Edo Nekoe Jubei Otogizoshi, Vol. 1

By Maru Nagao. Released in Japan by Shonen Gahosha, serialized in the magazine Nekopanchi. Released in the United States by Shonen Gahosha on the JManga website.

I’m not sure I’ve come across a title at JManga that so typifies what I wanted from the site – at least intellectually. This is a cat manga. From a magazine devoted entirely to cat mangas. About supernatural cat stories in the Edo period. And no, it’s not particularly adorable, though the cats can be cute. It’s not meant for a casual fan. It’s meant for hardcore manga readers who buy this magazine for cats and by god, they will have cats. (It also has one of the flaws of the site, which is the title is in Japanese with no English translation. I don’t mind the Japanese title, but at least tell me what it means. I think Jubei, Cat-Painter of Edo is close to an approximation.)

The plot is basically a series of supernatural mysteries, wrapped around our hero and his yokai cat-spirit. Jubei is a wandering painter, who specializes in painting cats – more specifically, a painting of a cat that will terrify the nice and other creatures from the Edo home. One reason his paintings are so good is they are semi-sentient, thanks to the magic of Nita, the aforementioned cat-spirit, who infuses the painting with some of his essence. We learn a little bit about Jubei as we go through this first volume, but for the most part the stories are about various cat owners, and the trials and tribulations they are going through with their pet. Jubei happens to be around at the time, and takes it upon himself to solve the mystery.

It was hard when I first read this not to think of Natsume’s Book of Friends. The art style is very similar, and a man and his wandering cat spirit solving mysteries, many of them featuring ghosts, also rings very close to home. But we aren’t really all that connected to Jubei the way we are to Natsume. Jubei seems to drift through the manga as he does through Edo. He has several admirers (a few women throughout are clearly attracted to him, but nothing comes of it), and is in fact the Edo Period’s version of a bishonen, complete with the hair, which the artist mentions is out of period but she didn’t want to cut it. I expect as we get more volumes we’ll learn about his backstory with Nita and see some depth, but the lead character is not the reason to read this manga.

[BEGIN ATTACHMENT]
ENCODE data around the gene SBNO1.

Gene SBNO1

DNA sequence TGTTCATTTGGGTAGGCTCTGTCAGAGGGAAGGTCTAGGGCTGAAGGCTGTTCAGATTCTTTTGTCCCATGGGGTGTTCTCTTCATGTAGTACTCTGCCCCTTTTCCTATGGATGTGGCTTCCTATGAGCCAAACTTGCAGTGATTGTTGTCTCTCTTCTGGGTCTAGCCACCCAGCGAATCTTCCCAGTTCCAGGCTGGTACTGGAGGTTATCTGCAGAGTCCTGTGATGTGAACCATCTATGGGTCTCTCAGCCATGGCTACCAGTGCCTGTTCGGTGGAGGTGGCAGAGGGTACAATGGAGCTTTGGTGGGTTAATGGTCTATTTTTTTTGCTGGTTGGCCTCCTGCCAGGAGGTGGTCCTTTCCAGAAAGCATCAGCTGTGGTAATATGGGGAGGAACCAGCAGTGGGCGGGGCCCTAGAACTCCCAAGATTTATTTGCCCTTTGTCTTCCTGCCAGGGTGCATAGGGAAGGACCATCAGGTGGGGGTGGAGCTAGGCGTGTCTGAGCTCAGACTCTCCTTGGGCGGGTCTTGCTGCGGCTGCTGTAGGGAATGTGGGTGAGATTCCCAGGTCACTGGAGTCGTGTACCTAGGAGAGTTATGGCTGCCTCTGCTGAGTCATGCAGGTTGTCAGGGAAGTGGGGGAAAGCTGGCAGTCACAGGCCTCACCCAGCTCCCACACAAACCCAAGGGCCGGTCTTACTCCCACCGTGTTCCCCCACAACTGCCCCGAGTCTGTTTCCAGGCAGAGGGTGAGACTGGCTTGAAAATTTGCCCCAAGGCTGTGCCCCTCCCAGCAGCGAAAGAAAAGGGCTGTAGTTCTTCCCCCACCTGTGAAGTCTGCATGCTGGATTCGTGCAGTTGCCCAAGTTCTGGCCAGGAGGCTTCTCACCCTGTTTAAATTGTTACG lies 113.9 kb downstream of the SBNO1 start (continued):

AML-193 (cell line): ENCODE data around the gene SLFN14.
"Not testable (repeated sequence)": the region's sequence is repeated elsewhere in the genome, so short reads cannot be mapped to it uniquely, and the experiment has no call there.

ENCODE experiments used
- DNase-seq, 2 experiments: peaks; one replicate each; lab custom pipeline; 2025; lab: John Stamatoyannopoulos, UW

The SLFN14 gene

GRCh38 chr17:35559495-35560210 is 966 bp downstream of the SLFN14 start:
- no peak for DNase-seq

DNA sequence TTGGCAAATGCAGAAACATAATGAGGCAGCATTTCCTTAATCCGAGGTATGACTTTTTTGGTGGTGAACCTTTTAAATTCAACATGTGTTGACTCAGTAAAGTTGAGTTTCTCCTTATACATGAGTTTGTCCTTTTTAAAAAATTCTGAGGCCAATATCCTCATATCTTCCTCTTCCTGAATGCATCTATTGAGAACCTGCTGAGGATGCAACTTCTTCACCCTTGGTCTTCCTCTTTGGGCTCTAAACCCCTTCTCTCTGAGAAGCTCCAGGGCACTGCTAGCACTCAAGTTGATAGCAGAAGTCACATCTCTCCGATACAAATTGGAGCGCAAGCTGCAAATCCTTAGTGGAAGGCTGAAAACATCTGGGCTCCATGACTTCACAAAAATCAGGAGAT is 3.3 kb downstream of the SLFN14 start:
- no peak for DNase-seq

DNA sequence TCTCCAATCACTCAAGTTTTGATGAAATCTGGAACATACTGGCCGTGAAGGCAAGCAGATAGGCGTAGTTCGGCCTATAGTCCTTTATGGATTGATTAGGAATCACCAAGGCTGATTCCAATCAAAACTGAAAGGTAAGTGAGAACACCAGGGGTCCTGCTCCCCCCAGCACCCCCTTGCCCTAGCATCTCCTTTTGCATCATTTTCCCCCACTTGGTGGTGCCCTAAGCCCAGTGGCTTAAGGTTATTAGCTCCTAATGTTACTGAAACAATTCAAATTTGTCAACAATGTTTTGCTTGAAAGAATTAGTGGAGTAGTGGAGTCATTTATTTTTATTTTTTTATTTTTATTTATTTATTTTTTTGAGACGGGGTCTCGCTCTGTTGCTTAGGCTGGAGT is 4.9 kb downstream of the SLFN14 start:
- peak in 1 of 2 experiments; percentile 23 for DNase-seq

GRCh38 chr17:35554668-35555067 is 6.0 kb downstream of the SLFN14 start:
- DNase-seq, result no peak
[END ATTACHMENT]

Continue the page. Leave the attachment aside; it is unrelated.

On the other hand, the stories themselves are very well done. Sometimes a bit melodramatic, and designed to pull on the heartstrings of cat lovers, but that’s okay. You’re hear to read about cats being adorable, so some extent. Admittedly, there’s a lot more of cats being mysterious or aloof than there is adorable, but that’s okay. We see a cat who sacrifices his life to save his owner’s sight; a young man who realizes his cat may be MORE than just a cat; a pretty tea-shop worker with a tragic cat past; a stoic courtesan whose cat never leaves her side; and a samurai who is terrified of cats due to a haunting from when he was a child. Even the last story, which is mostly about a young man who’s about to be disinherited and is sent to Jubei’s master to try to find a profession, ends up being about how to paint cats, and how cat’s bodies move. You can’t say this doesn’t cater to its audience.

This is, I believe, the first Shonen Gahosha title we’ve ever seen over here that is not from their seinen otaku magazine Young King OURS. They really only have a few demographics as a publisher: Young King/Ours readers, porn readers (their Young Comic titles), and Nekopanchi, the magazine this title runs in. I’m happy to see something from the latter, which, as has been noted, is a classic example of something that would never otherwise have been licensed in Japan. Recommended, even if you’re not a cat lover.

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